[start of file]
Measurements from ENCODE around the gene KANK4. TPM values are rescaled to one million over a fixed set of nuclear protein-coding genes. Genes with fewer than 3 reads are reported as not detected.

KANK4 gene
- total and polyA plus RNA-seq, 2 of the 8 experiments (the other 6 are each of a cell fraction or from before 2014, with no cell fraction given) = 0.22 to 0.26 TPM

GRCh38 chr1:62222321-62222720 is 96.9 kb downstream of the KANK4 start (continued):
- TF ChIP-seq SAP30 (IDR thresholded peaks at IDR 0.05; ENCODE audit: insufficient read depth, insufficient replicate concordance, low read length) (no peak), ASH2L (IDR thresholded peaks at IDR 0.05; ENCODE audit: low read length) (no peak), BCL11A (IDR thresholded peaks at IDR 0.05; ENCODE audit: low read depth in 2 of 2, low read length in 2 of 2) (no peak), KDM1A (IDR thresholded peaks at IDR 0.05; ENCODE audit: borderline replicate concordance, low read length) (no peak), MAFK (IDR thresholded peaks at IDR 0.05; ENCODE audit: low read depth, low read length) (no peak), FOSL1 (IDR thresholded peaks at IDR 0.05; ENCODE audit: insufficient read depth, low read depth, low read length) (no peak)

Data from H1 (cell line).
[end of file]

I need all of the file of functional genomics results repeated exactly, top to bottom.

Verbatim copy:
Measurements from ENCODE around the gene KANK4. TPM values are rescaled to one million over a fixed set of nuclear protein-coding genes. Genes with fewer than 3 reads are reported as not detected.

KANK4 gene
- total and polyA plus RNA-seq, 2 of the 8 experiments (the other 6 are each of a cell fraction or from before 2014, with no cell fraction given) = 0.22 to 0.26 TPM

GRCh38 chr1:62222321-62222720 is 96.9 kb downstream of the KANK4 start (continued):
- TF ChIP-seq SAP30 (IDR thresholded peaks at IDR 0.05; ENCODE audit: insufficient read depth, insufficient replicate concordance, low read length) (no peak), ASH2L (IDR thresholded peaks at IDR 0.05; ENCODE audit: low read length) (no peak), BCL11A (IDR thresholded peaks at IDR 0.05; ENCODE audit: low read depth in 2 of 2, low read length in 2 of 2) (no peak), KDM1A (IDR thresholded peaks at IDR 0.05; ENCODE audit: borderline replicate concordance, low read length) (no peak), MAFK (IDR thresholded peaks at IDR 0.05; ENCODE audit: low read depth, low read length) (no peak), FOSL1 (IDR thresholded peaks at IDR 0.05; ENCODE audit: insufficient read depth, low read depth, low read length) (no peak)

Data from H1 (cell line).